Federal Reserve Bank of New York (“NY Fed”) President and CEO William C. Dudley opined that in recent years, the financial services industry has suffered from “deep-seated cultural and ethical problems.” He emphasized the importance of supervisors in shaping industry culture and setting incentives and standards. Mr. Dudley also urged regulators to consider the ways in which their work might help to “overcome perennial collective action and first-mover problems” that prevent change in the industry.
Mr. Dudley delivered his remarks at the NY Fed conference, “Reforming Culture and Behavior in the Financial Services Industry: Expanding the Dialogue.”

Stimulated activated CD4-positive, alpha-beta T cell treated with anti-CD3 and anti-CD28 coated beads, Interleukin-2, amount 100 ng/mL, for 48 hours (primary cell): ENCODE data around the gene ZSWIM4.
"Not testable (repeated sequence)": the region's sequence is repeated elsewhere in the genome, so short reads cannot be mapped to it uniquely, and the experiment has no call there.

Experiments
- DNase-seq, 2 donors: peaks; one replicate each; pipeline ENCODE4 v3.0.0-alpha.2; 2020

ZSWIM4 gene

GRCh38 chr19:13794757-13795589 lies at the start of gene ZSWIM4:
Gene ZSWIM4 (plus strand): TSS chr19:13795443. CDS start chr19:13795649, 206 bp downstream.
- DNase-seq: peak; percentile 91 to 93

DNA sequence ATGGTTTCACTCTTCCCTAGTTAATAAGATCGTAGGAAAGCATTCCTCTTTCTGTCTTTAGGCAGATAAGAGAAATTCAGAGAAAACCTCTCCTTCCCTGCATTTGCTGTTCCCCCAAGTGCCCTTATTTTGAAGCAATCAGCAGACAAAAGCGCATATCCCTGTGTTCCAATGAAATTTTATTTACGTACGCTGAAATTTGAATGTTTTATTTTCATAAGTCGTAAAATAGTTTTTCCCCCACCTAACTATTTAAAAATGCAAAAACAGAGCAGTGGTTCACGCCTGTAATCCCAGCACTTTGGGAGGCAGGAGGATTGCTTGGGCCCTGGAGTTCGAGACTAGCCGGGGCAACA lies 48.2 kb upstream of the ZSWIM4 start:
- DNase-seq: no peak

Lofchie Comment: On previous occasions, Mr. Dudley has expressed his view that the “culture” of the financial industry is fundamentally flawed. On what basis does Mr. Dudley avow that ethical sins are more prevalent in the financial industry than in other industries or fields of human endeavor? Obviously, regulators should pursue financial institutions and professionals that break the law, but answering one’s calling is quite different from claiming that those who work in the financial industry are likelier to be sinners than those who toil in other industries or even in the government. Moral self-assurance is neither becoming nor appropriate to the regulatory task.